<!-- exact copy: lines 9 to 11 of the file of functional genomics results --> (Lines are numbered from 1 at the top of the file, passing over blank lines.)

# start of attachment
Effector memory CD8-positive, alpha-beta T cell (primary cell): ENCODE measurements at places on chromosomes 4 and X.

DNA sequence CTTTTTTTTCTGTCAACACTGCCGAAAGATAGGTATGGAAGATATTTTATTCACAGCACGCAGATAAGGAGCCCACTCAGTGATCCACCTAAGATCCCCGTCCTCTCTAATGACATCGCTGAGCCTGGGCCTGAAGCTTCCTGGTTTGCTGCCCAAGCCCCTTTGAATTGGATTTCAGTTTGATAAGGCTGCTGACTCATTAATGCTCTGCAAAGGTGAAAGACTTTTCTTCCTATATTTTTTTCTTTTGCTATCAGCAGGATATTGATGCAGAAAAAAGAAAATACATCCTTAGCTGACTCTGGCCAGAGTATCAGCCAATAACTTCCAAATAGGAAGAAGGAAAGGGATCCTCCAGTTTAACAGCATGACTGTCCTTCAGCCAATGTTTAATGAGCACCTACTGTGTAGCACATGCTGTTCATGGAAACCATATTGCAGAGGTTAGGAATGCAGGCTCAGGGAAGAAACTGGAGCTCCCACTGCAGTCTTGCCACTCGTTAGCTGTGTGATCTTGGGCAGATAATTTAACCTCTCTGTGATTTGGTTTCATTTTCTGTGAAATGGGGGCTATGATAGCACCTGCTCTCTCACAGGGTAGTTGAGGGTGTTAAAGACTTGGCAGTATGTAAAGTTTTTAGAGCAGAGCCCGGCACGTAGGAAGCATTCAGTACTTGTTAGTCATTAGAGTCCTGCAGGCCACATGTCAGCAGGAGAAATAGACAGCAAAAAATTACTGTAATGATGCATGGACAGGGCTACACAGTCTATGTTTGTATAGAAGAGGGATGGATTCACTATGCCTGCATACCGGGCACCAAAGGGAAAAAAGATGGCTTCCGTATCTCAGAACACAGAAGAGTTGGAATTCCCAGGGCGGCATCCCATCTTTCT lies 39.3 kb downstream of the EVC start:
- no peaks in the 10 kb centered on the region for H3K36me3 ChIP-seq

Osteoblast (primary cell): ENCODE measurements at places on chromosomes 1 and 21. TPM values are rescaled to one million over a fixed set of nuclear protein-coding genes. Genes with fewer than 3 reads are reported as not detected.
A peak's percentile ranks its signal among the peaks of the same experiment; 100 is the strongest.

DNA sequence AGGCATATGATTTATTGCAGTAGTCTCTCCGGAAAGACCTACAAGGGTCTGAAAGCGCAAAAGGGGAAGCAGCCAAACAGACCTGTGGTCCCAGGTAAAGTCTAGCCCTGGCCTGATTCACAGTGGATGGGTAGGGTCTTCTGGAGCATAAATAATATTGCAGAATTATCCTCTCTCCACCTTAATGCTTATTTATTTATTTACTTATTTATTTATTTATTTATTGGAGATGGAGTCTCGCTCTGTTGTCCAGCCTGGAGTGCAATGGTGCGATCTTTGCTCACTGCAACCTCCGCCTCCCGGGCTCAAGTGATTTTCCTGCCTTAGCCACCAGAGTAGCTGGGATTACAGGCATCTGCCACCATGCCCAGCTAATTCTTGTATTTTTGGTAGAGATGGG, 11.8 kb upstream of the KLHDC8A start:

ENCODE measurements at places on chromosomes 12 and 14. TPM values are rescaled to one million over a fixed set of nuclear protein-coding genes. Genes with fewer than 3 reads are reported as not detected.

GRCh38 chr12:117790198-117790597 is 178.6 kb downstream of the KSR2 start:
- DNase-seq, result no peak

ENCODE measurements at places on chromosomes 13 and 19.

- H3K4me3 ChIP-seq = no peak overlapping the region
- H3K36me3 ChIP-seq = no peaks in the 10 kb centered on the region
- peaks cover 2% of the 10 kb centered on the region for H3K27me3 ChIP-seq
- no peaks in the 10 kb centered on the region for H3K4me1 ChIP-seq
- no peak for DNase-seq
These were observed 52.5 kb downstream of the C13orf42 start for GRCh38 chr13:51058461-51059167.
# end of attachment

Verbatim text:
- DNase-seq, result no peak

ENCODE measurements at places on chromosomes 13 and 19.

- H3K4me3 ChIP-seq = no peak overlapping the region